Anyone following the takeover of Twitter by the world’s richest man can take one piece of advice from his experience.
Always take quality over quantity. Elon Musk’s consternation over the platform’s billions of fake accounts and the inevitable devaluation of its worth is a lesson to any businesses built on user numbers – not least within financial services. Today’s banks and FinTechs know that to become profitable and resilient in the long-term and weather the current economic storm, they move from a strategy focused purely on growth to one that addresses the needs of their key demographics and builds loyalty
This was a key theme at this year’s Money 20/20 show. The convergence of customer experience, loyalty, digital transformation and fraud suggested a new paradigm for strategic success: slower growth and increased quality. For example, neobanks like Starling articulated its strategic focus on attracting and retaining those in its key demographics to achieve profitability instead of chasing numbers of accounts.
That’s a wise move since, according to BankInfo Security, 85% of new account opening applications are subject to fraud. The old days of valuations in terms of number of users are disappearing fast. It is clear that when banks solely chase large numbers of account openings, criminals are happy to oblige and systems may not be of the highest cybersecurity standard, meaning they open fake accounts to support their criminal enterprises. Indeed, FinTechs see three times more fraud than traditional banks for exactly these reasons.
For most growing companies soaring account openings are cause for celebration, illustrating strong user adoption and brand recognition. Criminals see growing companies looking to quickly on-board new customers as a ripe opportunity. For example, one bank’s promotion for high-income prospects to obtain immediate approval for a deposit account and a credit card with a single application resulted in a subset of criminal applications. These were later tied to down-the-line credit fraud losses and exploitation of mule accounts.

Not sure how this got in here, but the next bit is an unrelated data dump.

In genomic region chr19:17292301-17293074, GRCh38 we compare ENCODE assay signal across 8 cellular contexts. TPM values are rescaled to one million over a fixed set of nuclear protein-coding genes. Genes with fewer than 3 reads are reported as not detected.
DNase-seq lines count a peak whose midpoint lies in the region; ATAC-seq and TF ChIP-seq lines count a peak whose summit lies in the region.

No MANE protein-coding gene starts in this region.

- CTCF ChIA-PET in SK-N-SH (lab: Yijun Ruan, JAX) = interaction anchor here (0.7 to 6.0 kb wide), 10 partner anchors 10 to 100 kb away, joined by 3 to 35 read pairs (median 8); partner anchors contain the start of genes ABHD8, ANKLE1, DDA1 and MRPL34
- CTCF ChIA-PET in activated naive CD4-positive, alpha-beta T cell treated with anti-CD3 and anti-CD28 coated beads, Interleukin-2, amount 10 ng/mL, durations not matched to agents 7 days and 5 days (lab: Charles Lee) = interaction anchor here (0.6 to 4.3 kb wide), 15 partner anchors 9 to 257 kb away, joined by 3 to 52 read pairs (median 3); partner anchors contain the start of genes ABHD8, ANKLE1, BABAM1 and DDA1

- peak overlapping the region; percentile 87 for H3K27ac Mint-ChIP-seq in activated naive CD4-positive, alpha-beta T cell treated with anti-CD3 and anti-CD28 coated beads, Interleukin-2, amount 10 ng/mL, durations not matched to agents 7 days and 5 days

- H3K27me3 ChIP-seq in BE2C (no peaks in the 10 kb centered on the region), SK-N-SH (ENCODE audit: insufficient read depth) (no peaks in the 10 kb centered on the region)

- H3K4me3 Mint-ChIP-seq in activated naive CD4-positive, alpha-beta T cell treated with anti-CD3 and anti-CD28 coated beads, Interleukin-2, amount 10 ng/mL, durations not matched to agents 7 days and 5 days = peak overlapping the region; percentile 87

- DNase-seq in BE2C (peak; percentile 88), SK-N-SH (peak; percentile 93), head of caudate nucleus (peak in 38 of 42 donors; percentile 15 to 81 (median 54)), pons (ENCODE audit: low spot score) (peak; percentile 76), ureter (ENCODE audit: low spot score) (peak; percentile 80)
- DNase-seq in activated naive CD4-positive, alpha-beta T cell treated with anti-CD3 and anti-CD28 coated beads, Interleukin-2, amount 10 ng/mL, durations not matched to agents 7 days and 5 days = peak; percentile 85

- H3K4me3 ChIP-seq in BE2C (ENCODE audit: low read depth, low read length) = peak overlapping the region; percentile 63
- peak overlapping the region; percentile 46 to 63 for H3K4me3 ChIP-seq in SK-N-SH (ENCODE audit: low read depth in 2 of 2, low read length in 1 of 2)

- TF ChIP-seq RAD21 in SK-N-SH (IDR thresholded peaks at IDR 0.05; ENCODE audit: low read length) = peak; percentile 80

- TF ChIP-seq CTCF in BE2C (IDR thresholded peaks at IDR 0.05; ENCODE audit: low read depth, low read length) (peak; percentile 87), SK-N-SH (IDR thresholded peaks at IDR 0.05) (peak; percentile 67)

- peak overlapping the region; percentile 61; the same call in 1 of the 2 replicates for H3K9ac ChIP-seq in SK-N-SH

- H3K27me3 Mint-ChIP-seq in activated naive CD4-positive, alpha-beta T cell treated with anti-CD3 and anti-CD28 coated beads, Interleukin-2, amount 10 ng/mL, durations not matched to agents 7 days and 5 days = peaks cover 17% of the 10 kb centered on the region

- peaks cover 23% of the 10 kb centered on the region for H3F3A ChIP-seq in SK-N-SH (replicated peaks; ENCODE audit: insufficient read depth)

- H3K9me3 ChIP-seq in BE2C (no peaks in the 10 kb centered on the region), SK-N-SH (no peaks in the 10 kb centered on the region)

Similarly, while digital and automated account processes have helped banks provide faster services to customers, they are also susceptible to cybercriminals who can use stolen or synthetic identities to create new accounts. This can generate millions of dollars in fraud losses for individual institutions and erode trust.
Undetected fraudulent account openings are a clear path to failure. Success and long-term viability are proved by building genuine customer loyalty – which requires a holistic approach that incorporates the latest digital technologies, seamless customer experiences and more robust fraud detection and prevention.
A recipe for long-term loyalty
Regarding customer loyalty, two critical ingredients for banks are providing a seamless customer experience (both on and offline) and ensuring utmost fraud protection and prevention. Battling fraud to protect customers is essential – but at the same time, customers want a fast and seamless digital experience they expect from consumer-style apps.
This is the great challenge for banks, traditional and new. They need to ensure that application and transfer processes are consumer-friendly while also ensuring stringent fraud checks. Banks must continue to deliver a frictionless experience to loyal customers while working hard to protect them as they engage with more and more services. Adding layers and layers of identity authentication can alienate customers and lead to genuine application abandonment, while increasingly complex criminal networks can still easily sidetrack many current fraud protection programs and processes. Banks cannot keep up with how hackers are overcoming each new layer, from passwords to device IDs, one-time passcodes, and various authentication tools.